Global Policy Forum

Lebanon Wary as Hariri Indictments Raise Fears of Violence

The prosecutor for the Special Tribunal for Lebanon (STL) has filed indictments, in the midst of a political crisis.  The Lebanon government collapsed last week after Hizbullah pulled out of the coalition, apparently expecting that the indictments will implicate some of its group.  At this stage, the indictments remain confidential while they are reviewed by a pre-trial judge.  There were some gatherings on Beirut streets following the announcement, and security was stepped up.

By Don Duncan

January 19, 2011


Lebanese security forces spread across central Beirut yesterday and several schools closed in response to tensions surrounding draft indictments issued over the killing of the country's prime minister, Rafiq al Hariri, in 2005.

The deployment took place after Shi'ite citizens took to the streets in a half dozen neighbourhoods in the early morning across the capital. Among them were groups of men dressed in black, which alarmed Sunni Muslim residents, who said they were supporters of Hizbollah or its Shi'ite ally Amal.

At least four gatherings of up to 30 people each took place with the men carrying hand-held radios, the Associated Press reported. One gathering was about 400 metres from the Grand Serail, the seat of government in central Beirut, and security officials closed the roads leading to the building.

Lebanese security officials confirmed the gatherings, which dispersed by late morning and appeared to be a protest in the hours after a long-awaited indictment was released on Monday evening in the assassination of Hariri, which killed 22 others.

Both Hizbollah and Amal, the two main Shi'ite political groups in Lebanon, denied that the street actions were organised by their parties.

The prosecutor for the United Nations-backed Special Tribunal for Lebanon filed the indictments, which are expected to implicate Hizbollah members in Hariri's death, on Monday. The indictments' contents were not revealed.

Lebanon's government was toppled last week by the Hizbollah-dominated opposition, over the government's backing for the tribunal, which the Shiite group says is a US-Israeli instrument to harm it.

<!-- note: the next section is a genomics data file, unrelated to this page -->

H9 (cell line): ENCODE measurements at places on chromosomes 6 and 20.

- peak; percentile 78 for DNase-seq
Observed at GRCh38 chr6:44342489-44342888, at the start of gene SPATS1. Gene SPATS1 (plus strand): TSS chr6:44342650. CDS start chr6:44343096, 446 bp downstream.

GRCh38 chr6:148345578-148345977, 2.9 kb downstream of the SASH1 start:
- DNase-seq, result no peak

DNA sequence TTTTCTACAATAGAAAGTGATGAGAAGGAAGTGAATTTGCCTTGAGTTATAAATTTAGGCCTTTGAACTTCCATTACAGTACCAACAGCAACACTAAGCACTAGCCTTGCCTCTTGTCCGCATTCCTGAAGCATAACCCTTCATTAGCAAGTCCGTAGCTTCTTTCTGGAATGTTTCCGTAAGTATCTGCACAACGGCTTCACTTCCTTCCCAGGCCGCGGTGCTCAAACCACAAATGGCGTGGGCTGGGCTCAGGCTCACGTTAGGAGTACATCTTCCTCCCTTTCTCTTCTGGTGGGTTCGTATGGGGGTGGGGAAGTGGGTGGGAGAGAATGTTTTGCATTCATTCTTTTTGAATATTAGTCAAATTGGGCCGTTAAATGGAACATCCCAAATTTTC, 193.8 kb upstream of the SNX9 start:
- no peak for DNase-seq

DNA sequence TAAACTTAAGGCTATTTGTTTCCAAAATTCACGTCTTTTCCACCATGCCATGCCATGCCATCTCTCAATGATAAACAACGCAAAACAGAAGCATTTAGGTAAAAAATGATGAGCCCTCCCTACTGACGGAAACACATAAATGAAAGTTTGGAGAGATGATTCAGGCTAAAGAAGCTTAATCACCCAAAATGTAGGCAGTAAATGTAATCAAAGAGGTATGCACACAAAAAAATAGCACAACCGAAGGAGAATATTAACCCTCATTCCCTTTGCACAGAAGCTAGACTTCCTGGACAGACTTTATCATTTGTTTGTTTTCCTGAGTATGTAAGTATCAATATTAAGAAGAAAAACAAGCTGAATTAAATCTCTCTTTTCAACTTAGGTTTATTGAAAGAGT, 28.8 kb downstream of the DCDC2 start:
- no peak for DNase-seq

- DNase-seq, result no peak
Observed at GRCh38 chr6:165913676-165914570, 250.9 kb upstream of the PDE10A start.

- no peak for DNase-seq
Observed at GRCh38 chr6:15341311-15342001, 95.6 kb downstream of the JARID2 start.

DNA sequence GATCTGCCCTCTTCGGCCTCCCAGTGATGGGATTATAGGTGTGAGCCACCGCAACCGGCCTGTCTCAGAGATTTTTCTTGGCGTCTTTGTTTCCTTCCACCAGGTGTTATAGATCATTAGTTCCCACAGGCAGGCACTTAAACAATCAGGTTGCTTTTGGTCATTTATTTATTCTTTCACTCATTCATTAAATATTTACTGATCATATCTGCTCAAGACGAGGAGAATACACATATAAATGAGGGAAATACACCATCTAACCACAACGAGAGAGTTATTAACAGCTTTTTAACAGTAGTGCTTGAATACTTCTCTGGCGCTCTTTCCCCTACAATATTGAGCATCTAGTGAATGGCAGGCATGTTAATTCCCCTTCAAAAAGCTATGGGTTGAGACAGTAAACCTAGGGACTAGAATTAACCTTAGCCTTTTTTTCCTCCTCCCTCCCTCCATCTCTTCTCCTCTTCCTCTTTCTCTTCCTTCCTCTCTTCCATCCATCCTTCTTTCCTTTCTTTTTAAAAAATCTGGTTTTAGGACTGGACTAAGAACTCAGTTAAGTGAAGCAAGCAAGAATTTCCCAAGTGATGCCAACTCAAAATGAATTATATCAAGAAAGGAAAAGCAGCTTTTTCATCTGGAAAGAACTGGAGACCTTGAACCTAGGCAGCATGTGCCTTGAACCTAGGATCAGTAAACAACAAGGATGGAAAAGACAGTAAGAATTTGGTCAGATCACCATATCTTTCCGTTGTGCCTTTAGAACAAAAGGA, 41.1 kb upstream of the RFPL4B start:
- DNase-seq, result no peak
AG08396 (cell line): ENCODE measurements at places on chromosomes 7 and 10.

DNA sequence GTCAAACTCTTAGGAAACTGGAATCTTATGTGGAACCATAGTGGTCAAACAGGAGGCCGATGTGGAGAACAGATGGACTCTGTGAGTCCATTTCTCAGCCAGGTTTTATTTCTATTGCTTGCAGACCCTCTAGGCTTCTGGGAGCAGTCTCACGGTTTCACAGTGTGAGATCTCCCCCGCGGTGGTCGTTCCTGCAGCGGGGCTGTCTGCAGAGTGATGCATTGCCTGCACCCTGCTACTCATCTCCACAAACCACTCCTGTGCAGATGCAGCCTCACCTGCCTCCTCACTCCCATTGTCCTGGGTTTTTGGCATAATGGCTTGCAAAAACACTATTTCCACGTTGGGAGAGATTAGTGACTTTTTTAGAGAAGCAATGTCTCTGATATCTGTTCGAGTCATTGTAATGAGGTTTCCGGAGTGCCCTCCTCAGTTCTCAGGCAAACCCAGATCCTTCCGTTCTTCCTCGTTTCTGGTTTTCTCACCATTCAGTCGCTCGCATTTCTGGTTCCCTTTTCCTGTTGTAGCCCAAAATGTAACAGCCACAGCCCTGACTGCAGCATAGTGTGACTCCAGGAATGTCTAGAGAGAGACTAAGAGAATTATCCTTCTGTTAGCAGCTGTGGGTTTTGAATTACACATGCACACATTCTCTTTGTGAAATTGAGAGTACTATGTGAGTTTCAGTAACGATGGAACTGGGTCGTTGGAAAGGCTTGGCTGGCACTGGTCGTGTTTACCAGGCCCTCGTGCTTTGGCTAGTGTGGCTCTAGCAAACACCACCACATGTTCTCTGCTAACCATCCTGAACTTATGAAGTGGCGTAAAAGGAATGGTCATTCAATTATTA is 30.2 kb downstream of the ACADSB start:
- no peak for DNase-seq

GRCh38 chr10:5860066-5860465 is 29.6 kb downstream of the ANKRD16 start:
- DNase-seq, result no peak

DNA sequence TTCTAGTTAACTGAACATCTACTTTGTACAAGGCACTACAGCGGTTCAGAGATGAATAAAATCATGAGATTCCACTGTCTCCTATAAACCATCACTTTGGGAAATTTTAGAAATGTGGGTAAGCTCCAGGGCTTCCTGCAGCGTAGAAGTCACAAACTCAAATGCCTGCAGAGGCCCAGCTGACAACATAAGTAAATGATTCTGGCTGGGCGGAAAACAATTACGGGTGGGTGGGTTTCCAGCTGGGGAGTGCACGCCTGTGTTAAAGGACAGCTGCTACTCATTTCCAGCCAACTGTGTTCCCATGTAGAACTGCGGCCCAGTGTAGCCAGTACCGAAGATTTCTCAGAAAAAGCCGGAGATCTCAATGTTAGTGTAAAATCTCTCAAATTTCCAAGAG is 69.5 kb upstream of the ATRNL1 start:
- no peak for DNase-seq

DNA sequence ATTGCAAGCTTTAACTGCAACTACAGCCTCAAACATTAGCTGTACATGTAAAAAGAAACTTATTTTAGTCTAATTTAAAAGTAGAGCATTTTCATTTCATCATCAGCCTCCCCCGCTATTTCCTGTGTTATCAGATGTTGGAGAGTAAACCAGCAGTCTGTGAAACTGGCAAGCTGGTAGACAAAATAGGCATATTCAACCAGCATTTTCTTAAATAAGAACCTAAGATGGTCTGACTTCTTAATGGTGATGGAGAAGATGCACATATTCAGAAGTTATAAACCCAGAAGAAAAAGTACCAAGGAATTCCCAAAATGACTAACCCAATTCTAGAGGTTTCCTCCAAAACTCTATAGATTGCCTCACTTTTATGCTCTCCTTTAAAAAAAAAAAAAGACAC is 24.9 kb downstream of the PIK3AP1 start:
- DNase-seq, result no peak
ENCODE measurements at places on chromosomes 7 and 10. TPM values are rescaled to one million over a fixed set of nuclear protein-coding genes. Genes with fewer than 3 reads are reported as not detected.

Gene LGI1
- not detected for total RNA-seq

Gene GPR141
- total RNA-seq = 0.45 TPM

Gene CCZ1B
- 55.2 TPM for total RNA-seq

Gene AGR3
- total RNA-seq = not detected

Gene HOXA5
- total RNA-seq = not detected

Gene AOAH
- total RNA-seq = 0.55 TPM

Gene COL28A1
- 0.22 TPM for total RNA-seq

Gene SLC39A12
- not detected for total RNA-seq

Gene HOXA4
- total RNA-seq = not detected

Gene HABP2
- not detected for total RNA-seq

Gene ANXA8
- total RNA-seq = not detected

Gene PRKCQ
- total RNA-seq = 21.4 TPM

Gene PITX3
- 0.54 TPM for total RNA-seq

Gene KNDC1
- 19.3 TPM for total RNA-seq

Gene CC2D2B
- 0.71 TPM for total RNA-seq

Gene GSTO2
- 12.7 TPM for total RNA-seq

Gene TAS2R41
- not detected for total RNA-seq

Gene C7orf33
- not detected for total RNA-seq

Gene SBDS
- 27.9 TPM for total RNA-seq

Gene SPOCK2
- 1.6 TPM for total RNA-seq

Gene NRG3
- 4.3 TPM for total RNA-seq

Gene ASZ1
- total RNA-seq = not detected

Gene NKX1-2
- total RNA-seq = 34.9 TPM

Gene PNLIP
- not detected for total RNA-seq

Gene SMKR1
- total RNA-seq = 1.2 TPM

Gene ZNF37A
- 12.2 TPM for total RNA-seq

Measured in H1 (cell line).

Since rumours surfaced months ago that the probe would indict members of Hizbollah the Shi'ite group and its opposition allies have been eager to discredit the process. Judge Daniel Fansen, the pre-trial judge who is examining the viability of the indictments confidentially, could take months to approve any indictments.

Hilal Khashan, a professor of political science at the American University of Beirut, said: "Hizbollah has committed itself to stay off the streets. There is no question in my mind that the people who gathered were Hizbollah sympathisers, but Hizbollah were very quick to disclaim it... The country has been going through conflict since the late 1960s so people react quickly to rumours and the semblance of violence.

"The names [of the indictees] have still to be revealed by the tribunal. Real demonstrations will not take place before then but what happened [yesterday] morning serves as an indicator [of what is to come]."

Yesterday, security in Beirut was increased. Roads leading to and near the parliament building were closed to traffic.

"Rumours start very fast and people react very fast and pull their kids from school," said 47-year-old Mazen, who declined to give his surname: "I took my kids to school in the morning and I had to go take them home at 12, because all the parents had come and taken their kids home."

Parents pulled their children from school yesterday as word spread of the gatherings.

The education minister, Hassan Mneimneh, told Lebanese TV stations that the situation in the capital had "returned to normal" by late morning and that today would be "a normal school day".

Lebanon's interim prime minster, Saad Hariri, Rafiq Hariri's son, and his government alliance refused to bend to the opposition's demands to sever Lebanon's ties with the tribunal.

Now, Lebanon is faced with the task of forming a new government. President Michel Suleiman planned to consult parliament this week on the nomination of a new prime minister, but he postponed the talks until January 24 so as to enable regional and world powers to help broker a solution to the impasse.

After a summit on the Lebanese crisis with the Syrian president, Bashar al Assad, in Damascus on Monday, the Turkish foreign minister, Ahmet Davutoglu, and the Qatari prime minister, Sheikh Hamad bin Khalifa al Thani, arrived in Beirut yesterday in a bid to mediate a solution. They met Mr Suleiman, the parliament speaker, Nabih Berri and Mr Hariri, as well as officials from Hizbollah. On the agenda was a bid to revive a compromise initiative that was being developed for months by Syria and Saudi Arabia - patrons to opposing sides of the Lebanese political divide - which came to a halt early last week, just prior to the government collapse.

Turkey and France are also working on creating an international "contact group" through which to mediate a solution between Lebanon's rival camps.

The heady international diplomacy and domestic political statecraft seemed an abstraction from the goings-on of Beirut's Hamra Street yesterday afternoon. Many passersby said they were not worried, or that they simply did not care any more.

"I just care about my life, how to get money, how to live," said Hassan Mdallal, 23, on a cigarette break from his job at an H&M clothing store. "Every four to five years, there's a war or something. So this is the same story again."


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